Mount Kidd sits alone between the Kananaskis River Valley and the long Kananaskis Range located just north of Kananaskis Lakes in the center of Kananaskis Country (Kidd is basically the center of the Kananaskis Universe), a provincial park which encompasses over 4,000 square kilometers of foothills and mountains bordering Banff National Park in the central Canadian Rockies. Via Guinn’s Pass, Mount Kidd shares the Kananaskis Range with many other climbs including: Mount Buller, Mount Galatea, Gusty Peak
, Mount Engadine, The Fortress, Mount Chester
and Mount Lawson
. Mount Kidd was officially named in 1907 after an early explorer of the region. The first ascent to the summit was made in 1947 by Hind and Tarrant.
Pilot Mountain in the Bow River Valley of Banff National Park, Mount Kidd doglegs out into the Kananaskis River Valley giving it a broad view from north and south on the Kananaskis Parkway as well as easy access. These uncomplicated views make it a somewhat popular objective. Mount Kidd consists of two peaks (north and south) and both have published moderate scramble routes. The north peak is the true summit and the south peak is over 200’ shorter. Mount Kidd also has an alpine III- 5.7 route up its northeast buttress. The south peak looks like it is conducive to a ski route, but I have only been up the north peak route, which might make a probable ski ascent, but perilous descent in my opinion.
The views from the north peak encompass a variety of mountains, but Mount Bogart stands obvious to the immediate west. Other views include Mount Sir Douglas to the south and The Wedge across the valley to the east.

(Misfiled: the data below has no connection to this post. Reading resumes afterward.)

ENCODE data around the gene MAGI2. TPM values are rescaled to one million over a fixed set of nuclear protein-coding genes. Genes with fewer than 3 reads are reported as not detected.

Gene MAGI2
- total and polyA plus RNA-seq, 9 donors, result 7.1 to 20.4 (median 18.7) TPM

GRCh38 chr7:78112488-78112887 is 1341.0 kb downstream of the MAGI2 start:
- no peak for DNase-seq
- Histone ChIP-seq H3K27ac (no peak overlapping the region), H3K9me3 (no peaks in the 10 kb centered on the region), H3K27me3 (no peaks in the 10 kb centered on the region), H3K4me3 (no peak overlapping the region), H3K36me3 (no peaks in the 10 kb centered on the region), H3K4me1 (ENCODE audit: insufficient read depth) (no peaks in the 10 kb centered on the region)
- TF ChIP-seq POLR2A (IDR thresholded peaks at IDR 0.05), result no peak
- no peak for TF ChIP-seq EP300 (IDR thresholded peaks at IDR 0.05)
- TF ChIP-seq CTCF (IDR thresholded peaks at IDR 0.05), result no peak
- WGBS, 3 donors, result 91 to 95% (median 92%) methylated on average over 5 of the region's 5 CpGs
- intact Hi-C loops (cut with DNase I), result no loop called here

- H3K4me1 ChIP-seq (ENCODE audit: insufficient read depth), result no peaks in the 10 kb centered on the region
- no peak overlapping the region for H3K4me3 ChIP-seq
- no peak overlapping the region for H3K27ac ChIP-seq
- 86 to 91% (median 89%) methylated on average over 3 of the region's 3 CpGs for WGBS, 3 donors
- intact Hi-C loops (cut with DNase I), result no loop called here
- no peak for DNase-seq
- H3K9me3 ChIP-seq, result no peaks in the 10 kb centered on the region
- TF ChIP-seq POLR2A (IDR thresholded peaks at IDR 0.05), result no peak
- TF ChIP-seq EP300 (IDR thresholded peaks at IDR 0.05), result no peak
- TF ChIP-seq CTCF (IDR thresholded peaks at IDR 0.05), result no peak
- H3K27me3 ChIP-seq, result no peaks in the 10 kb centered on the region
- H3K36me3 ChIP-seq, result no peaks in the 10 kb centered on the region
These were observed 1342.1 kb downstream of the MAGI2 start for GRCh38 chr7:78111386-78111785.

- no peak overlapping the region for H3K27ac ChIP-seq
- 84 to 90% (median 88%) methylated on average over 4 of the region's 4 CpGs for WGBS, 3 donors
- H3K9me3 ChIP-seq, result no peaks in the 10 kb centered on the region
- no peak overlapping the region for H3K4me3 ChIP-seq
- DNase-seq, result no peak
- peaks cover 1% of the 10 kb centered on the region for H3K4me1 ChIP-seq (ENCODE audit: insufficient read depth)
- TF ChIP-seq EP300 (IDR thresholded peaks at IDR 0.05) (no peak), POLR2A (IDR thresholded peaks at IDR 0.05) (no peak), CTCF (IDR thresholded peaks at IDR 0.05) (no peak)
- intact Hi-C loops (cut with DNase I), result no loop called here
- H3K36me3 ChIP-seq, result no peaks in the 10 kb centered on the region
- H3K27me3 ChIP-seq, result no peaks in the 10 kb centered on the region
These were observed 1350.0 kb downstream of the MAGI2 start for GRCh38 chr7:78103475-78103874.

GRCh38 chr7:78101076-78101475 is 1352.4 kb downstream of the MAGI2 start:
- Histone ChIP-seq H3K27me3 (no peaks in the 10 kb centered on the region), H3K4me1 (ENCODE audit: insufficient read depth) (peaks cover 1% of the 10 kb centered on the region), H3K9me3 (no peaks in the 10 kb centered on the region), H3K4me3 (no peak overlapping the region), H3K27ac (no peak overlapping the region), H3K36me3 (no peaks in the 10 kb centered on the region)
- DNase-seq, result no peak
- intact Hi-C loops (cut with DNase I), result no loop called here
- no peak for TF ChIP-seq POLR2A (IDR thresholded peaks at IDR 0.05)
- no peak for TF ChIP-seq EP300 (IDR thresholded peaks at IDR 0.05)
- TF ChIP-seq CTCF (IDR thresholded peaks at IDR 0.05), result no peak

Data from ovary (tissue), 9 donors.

Getting ThereTake the Kananaskis Highway (Highway 40) exit off of the Trans-Canada Highway between Calgary and Canmore. Travel approximately 33kms south to the Galatea Creek Day Use parking area (on your right) . There are restrooms at this location.
There are no permit requirements to enter, climb and/or park in Kananaskis Provincial Park. This is active grizzly country however. Take bear spray. There have been numerous 2005 trail closures in Kananaskis due to mountain lions and grizzlies. We just had our third serious grizzly attack in the Canmore area for 2005. Therefore it would be prudent to check recent notices posted on the park’s website. You will pass the park headquarters en route on Highway 40 (Kananaskis Trail) several kilometers south of the Trans-Canada (on your right). Notices are posted outside if they are closed. This is a solid information center with good staff and beta.
When To ClimbAs with most climbs in the Canadian Rockies, the driest time is from June through September. I did the scramble up Mount Kidd’s north peak in October and conditions were relatively dry. There are no published backcountry ski routes on Mount Kidd, however, skiing the south summit might be plausible.
The Kananaskis Provincial Park website is a very thorough park website, including trail conditions or closures, wildlife notices, weather conditions, avalanche conditions, camping permits, whitewater conditions, etc. It is an excellent source if you are going to spend any time here and comparable to any National Park website I have used. Outside of the parks web site, Canadian Avalanche Association is also useful, particularly for winter travel.
CampingThere is a significant lodging and campground complex several kilometers north called Kananaskis Village. The lodging options here include the Ribbon Creek Hostel and posh Delta Lodge. The closest back country campsite is Lillian Lake 6.3kms in on Galatea Creek Trail. You cannot camp outside of the marked specific camping areas in Kananaskis. Refer to the Kananaskis Provincial Park website for more information regarding camping and/or lodging.
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